Free does not mean that content has no value, but when the very sustenance of the entity producing that content is in danger, the concept of “free” begins to edge closer to devaluing content.
But even if content online has been free for so long, if it is captured back and tightly shut under a pay wall, does it become more valuable as a result? Or would news organizations have to earn that money if and when they finally achieve that pay wall?
As has been pointed out several times before, and on this blog as well, pay walls have been tried, tested and have, in effect, mostly failed. But many of the experiments that have involved paid content have erected pay walls around generic content or opinion that would perhaps be available elsewhere for free.
Moving toward specialized content
It is a pretty reasonable assessment that the more reasons a news Web site gives its readers to spend time on a site, perhaps by offering in-depth, contextual and narrative journalism, the higher the chances are that they will linger on the page longer, and even buy products through targeted advertising. And for better or for worse, this idea that the most engaged readers of a Web site will not only be willing to pay for content but also click through and purchase products advertised on the side of it is catching on.
As Steve Myers writes in Poynter:
“…pay structures create narrower, more specialized audiences and offer more opportunities for higher-yield, behaviorally-targeted advertising, which changes depending on users’ online habits.”
He explains that as paid sites start to attract more focused readers who recognize and identify a brand and content, it would also make it easier for news organizations to use targeted advertisements.
Free and paid content can co-exist
What worries me, however, is that news organizations are looking at options as either-or propositions. Getting your users to pay for content does not mean you can do away with Google, like Rupert Murdoch seems to believe.
There’s no denying that random visitors that are led to a site through search engines account for a large enough percentage of revenue to be ignored, as Paul pointed out in a previous post. In fact, it’s been roughly estimated that stumbling from search engines can make a news site about 50c a day per person, way less than subscriptions can, but it is still close to a hundred million a year, considering the average newspaper gets about a million visitors per month through Google searches alone. For the actual math, I direct you to the excellent Ryan Chittum at CJR.
Hence, blocking Google might not be the answer, but it is also important to note that the Wall Street Journal does have over a million readers subscribing to its content monthly, and since these users prove to be valuable to advertisers, specialist content could well be the answer for other newspapers as well.
There have been complaints all around that for an industry on the brink of collapse, news organizations are less than savvy in the area of market research, and aren’t doing much at all to help determine the monetary value of the content they offer and the kinds of products they should be providing in order to make money.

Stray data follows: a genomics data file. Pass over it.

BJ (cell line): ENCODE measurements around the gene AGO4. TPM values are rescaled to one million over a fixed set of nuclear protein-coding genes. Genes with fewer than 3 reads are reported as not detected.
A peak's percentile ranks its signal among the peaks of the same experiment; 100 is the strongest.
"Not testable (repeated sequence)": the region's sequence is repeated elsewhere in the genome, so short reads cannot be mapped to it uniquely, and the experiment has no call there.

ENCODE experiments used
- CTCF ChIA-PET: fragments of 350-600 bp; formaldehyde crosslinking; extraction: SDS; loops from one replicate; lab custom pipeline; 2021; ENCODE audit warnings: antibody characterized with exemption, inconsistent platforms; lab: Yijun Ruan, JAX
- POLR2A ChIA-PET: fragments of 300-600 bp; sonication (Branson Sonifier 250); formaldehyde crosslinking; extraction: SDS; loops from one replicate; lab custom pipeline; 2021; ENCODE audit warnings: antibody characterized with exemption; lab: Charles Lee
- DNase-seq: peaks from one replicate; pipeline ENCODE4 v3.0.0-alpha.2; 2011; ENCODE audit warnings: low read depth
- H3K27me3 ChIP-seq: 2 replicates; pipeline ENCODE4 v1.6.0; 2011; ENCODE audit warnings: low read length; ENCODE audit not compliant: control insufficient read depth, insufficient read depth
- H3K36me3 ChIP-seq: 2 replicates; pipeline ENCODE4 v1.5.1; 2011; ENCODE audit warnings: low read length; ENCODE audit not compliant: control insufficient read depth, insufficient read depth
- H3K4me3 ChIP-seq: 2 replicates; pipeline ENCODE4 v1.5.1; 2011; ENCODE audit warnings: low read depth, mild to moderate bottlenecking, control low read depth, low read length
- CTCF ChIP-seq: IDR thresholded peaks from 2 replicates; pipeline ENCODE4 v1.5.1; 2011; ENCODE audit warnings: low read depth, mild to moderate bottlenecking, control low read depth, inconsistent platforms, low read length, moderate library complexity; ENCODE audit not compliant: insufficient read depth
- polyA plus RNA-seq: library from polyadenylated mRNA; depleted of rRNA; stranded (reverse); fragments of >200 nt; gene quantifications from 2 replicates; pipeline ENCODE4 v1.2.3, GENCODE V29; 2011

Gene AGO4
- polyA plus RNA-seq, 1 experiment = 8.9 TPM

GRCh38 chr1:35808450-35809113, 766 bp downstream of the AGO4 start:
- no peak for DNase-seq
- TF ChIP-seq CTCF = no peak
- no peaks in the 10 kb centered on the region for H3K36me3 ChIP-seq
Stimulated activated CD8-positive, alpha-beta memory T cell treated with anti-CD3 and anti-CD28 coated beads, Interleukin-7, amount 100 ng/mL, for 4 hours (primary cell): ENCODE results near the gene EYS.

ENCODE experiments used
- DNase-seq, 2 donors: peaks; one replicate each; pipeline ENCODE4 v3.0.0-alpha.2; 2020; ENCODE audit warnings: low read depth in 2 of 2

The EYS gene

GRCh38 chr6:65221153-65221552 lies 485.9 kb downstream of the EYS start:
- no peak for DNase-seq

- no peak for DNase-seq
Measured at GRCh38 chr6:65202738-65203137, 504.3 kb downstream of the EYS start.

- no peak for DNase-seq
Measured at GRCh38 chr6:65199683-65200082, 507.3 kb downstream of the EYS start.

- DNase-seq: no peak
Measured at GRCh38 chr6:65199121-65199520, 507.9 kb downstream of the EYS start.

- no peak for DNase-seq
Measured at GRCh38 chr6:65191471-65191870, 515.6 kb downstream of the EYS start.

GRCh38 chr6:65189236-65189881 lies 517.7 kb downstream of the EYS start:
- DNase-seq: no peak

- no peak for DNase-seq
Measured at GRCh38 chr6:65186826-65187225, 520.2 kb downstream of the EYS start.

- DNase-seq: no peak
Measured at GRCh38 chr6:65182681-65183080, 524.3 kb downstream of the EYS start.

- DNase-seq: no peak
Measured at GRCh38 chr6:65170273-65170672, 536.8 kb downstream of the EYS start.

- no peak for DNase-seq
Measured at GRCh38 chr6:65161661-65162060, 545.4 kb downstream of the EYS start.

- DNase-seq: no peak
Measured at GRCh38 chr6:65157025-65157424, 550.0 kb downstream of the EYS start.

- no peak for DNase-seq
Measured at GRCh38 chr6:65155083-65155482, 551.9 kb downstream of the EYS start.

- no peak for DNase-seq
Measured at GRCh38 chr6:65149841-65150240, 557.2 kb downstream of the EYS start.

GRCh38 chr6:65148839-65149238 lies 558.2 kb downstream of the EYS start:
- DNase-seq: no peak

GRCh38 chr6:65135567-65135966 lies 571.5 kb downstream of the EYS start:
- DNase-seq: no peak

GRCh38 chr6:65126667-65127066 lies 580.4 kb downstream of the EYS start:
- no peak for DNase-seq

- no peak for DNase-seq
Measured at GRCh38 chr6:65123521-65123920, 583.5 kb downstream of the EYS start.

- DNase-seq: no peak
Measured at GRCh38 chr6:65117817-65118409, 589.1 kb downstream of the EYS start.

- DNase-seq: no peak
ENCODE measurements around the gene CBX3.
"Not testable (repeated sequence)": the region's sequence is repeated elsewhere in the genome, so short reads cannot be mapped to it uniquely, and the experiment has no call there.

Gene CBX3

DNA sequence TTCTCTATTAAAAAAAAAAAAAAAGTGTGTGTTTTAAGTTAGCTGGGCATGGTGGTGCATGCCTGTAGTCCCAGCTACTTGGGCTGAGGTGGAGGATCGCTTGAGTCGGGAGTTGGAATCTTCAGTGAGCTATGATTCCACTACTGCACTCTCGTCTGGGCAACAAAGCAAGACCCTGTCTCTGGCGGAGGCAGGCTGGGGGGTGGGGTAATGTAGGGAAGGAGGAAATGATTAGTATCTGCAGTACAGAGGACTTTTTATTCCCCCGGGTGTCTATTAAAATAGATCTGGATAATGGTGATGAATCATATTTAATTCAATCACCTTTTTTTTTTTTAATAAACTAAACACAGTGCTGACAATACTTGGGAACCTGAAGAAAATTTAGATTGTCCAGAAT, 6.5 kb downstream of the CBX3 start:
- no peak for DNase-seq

Instead, what many news organizations have resorted to over the years, is the “massification” of news in order to appeal to the broadest conceivable audience, a process that merely erodes the quality of journalism, without offering solutions for revenue generation, since such audiences do not have a brand identity that advertisers can appeal to.
As Slate editor David Plotz points out, the more media companies and editors begin to focus on the numbers, the faster they will shift from their pursuit of a “mass audience” and begin to produce more exclusive, in-depth content. Along that line of reasoning, Steven Brill’s Journalism Online plans to charge only the most frequent users who seek very specific content while allowing cursory surfers to avail of most topical news for free.
Following the lead of financial publications
Successful pay models, such as the Economist’s premium content, and the Financial Times’ paywalls are, after all, based on loyal readers returning to a site frequently on account of the exclusive content it provides. Financial publications, of course, are in a league of their own when it comes to paywalls, because of their high value, well-differentiated content and affluent consumers.
But as WSJ.com’s Alan Murray explained in an interview with the Nieman Journalism Lab, most news organizations should be able to tap into the idea that loyal readers will pay for exclusive information, as long as they steer clear of charging for the most popular content, which has the potential to yield maximum traffic and hence, revenue.
Whether it is due to declining ad revenues and falling readerships or the recession, newspapers in the US from the Minneapolis Post to the Arizona Republic, are adopting the idea of pursuing these “loyal readers” to sell their content. Others, like the Tribune company, are merely seeking them to target advertising.
Very early this year, Andrew Currah, a fellow at the Reuters Institute for the Study of Journalism, called on news organizations to not give up their core editorial values in the quest for clickstream data, not simply because such lack of focus would be detrimental to journalism, but because it would not prove to be beneficial to revenue generation in the long run.
“The basic logic of a webcentric strategy is to maximise the size of the audience around the news, for as long as possible. But a rush to generate clicks may in fact erode the distinctiveness of the brand and its connection to a specific audience,” Currah wrote.
Regardless of what they’re seeking – direct payment for content or indirect revenue through clickthrough advertising – specialized, in-depth content to retain that brand and connection has got to be good for journalism.